Wearing Flags and Burning Them
I am not sorry that Osama bin Ladin is dead. I do not feel any pity for him and cannot sympathize with his followers. He and they reject dialogue in favor of murder. They kill those who disagree with them. They kill those who live differently, believe differently, or work in buildings associated with the West. I do not applaud murder.
I can't celebrate Osama bin Ladin's death, either. There is something in the celebration of a human being's demise that disturbs me, even if the dead was evil, unforgivable, and without a merit I can see. I may not regret the death, but that is far from celebrating it. I cannot see bin Ladin's merits, but that does not mean he had none, though I suspect they were far outweighed by his flaws and the evil consequences of his actions.
I can't celebrate bin Ladin's death. To do so is, for me, to focus on the wrong aspect of our struggle against al Qaeda. What does his death mean to his followers? What does it mean to the organization he constructed? How will it affect the present and future actions of the terrorists who named him their leader? Will it have any real affect at all? I don't know. We will have to see.
Certainly, bin Ladin has not been the leader of terrorist actions or revolutionary activity in the Middle East for quite some time. He was forced into hiding, and, although able to smuggle audio tapes out with some frequency and so to remind us of his existence, he was not able to coordinate or lead actions any more. The day-to-day planning and operational leadership got away from him. Al Qaeda actions, targeting fewer Westerners and more Arabs, of late created disaffection among those who were expected to form their base of support. Other, less manichean problems arose in Iraq, Iran, Syria, Egypt, and other Muslim states. The struggles in the Middle East became less about us and more about power and wealth distribution within the states themselves. Sectarian interests continue to play out with bombs and ambushes in Iraq, but these interests are less easily made into Western interests vs. native interests than before, and have more to do with power-sharing in Iraq and the divisions of Iraqi society. Our concerns in Afghanistan today are more focused on the corruption of the government and the threats to stability found in continuing tribalism and poverty than on Al Qaeda and bin Ladin. If the Taliban rises to power again, it will be by taking advantage of the situation created by these problems, not by al Qaeda inspired actions.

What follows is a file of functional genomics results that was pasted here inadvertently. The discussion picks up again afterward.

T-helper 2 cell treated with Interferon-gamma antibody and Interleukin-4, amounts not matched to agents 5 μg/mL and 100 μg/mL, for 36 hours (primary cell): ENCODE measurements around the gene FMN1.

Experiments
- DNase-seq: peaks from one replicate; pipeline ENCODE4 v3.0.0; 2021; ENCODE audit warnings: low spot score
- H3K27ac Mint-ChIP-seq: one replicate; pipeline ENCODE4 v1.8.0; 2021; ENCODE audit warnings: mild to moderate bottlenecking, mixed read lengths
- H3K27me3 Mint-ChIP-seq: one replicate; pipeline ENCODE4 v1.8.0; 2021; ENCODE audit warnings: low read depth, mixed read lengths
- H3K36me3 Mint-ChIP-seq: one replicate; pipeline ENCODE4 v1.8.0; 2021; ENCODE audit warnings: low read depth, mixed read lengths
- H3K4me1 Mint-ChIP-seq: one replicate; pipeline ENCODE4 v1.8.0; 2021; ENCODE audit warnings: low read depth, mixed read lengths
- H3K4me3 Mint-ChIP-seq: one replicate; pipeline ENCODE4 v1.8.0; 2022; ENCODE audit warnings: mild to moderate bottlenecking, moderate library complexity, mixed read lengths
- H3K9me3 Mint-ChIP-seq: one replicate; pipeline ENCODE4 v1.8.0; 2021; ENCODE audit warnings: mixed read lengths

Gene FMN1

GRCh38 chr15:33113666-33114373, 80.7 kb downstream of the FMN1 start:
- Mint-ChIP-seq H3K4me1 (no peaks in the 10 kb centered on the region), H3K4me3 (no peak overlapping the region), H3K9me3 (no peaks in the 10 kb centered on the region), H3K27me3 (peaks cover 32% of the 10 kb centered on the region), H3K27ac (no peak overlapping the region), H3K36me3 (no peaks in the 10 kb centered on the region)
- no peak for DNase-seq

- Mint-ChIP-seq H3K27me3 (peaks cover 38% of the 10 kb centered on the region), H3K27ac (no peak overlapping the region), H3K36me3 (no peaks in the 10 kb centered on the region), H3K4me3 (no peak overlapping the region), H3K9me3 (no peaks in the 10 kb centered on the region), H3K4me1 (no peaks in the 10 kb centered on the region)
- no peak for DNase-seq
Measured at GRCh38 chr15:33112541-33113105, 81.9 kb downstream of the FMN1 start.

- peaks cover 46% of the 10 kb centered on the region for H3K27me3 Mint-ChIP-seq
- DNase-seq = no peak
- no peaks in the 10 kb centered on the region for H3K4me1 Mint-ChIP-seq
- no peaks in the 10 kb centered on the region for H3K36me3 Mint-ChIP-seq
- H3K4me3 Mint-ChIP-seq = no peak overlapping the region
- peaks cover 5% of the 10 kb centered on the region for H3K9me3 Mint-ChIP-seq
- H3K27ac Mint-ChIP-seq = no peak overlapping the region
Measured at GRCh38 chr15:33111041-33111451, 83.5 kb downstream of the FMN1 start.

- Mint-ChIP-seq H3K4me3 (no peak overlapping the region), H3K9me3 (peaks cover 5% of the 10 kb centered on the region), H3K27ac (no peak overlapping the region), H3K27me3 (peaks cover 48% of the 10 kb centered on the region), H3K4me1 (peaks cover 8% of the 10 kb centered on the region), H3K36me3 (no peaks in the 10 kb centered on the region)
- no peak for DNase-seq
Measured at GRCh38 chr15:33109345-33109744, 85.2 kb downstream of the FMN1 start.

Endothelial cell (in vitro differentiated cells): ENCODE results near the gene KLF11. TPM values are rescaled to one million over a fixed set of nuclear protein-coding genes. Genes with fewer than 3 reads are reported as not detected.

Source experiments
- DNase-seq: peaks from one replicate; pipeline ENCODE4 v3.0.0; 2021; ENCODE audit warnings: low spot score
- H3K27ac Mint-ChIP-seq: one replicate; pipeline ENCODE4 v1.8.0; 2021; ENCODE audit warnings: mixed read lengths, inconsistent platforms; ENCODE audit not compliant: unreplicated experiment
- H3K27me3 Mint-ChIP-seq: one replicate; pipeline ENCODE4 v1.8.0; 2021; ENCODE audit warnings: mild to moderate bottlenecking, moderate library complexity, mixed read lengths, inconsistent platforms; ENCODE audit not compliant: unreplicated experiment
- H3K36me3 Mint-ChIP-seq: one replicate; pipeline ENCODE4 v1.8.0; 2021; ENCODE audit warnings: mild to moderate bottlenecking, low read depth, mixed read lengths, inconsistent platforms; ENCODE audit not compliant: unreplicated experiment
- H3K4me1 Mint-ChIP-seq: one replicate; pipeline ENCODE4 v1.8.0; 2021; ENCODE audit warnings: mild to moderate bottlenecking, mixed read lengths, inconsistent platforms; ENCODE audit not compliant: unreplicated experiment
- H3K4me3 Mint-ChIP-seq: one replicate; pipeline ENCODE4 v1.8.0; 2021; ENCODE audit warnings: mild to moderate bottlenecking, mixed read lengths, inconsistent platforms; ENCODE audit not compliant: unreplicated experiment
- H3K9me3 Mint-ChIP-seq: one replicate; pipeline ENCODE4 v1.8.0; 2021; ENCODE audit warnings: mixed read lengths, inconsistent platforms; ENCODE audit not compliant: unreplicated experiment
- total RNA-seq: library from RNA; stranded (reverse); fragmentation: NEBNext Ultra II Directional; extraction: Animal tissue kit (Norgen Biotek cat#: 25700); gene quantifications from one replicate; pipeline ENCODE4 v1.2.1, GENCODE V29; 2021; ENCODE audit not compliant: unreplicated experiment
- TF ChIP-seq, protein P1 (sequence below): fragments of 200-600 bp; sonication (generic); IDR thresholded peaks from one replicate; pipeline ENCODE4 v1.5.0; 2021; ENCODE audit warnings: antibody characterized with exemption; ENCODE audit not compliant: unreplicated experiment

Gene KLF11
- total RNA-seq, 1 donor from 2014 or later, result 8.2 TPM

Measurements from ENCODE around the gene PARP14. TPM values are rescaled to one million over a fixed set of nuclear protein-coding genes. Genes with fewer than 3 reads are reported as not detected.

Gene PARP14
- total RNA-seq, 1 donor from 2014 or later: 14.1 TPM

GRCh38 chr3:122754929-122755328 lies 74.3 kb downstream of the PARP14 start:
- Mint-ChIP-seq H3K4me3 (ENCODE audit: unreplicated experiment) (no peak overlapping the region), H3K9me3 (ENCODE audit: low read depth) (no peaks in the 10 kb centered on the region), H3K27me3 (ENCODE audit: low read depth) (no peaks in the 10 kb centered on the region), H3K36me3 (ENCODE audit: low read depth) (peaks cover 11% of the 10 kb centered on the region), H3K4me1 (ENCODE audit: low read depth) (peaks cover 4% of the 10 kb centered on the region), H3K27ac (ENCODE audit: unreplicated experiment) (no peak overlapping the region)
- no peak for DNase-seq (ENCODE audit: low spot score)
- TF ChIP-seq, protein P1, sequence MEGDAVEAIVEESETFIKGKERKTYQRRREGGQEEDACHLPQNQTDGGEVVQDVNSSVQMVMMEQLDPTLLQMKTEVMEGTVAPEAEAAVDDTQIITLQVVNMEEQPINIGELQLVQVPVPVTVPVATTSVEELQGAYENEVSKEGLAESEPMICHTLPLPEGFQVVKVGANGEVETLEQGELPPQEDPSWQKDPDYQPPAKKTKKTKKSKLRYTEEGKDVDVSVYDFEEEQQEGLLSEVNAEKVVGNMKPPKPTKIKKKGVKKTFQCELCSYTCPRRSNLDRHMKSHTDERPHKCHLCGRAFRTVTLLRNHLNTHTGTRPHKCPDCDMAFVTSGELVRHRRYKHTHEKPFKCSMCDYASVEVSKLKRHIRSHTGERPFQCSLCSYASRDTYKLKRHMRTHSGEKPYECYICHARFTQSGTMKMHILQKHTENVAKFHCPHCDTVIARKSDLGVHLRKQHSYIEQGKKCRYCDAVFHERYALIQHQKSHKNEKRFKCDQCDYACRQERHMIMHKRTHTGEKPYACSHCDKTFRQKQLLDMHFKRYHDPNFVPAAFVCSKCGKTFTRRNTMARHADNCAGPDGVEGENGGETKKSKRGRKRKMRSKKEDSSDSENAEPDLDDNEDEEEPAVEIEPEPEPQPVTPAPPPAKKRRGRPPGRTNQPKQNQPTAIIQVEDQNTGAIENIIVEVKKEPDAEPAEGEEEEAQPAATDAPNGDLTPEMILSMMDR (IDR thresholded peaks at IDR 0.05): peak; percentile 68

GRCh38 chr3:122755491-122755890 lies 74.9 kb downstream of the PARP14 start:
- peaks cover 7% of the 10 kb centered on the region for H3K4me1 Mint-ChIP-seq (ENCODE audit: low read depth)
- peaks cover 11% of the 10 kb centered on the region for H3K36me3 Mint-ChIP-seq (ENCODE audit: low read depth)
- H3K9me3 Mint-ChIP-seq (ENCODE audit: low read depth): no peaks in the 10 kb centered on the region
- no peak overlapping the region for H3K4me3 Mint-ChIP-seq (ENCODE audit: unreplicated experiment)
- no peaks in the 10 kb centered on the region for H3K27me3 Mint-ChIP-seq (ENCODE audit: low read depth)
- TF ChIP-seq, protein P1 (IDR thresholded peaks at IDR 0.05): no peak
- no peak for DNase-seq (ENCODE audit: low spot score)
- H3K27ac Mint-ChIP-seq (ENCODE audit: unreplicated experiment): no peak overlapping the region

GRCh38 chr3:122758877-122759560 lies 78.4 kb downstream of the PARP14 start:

And so, I accept bin Ladin's death without joy, and without regret. I look to the coming days with some trepidation and some hope. I wonder what we will do now.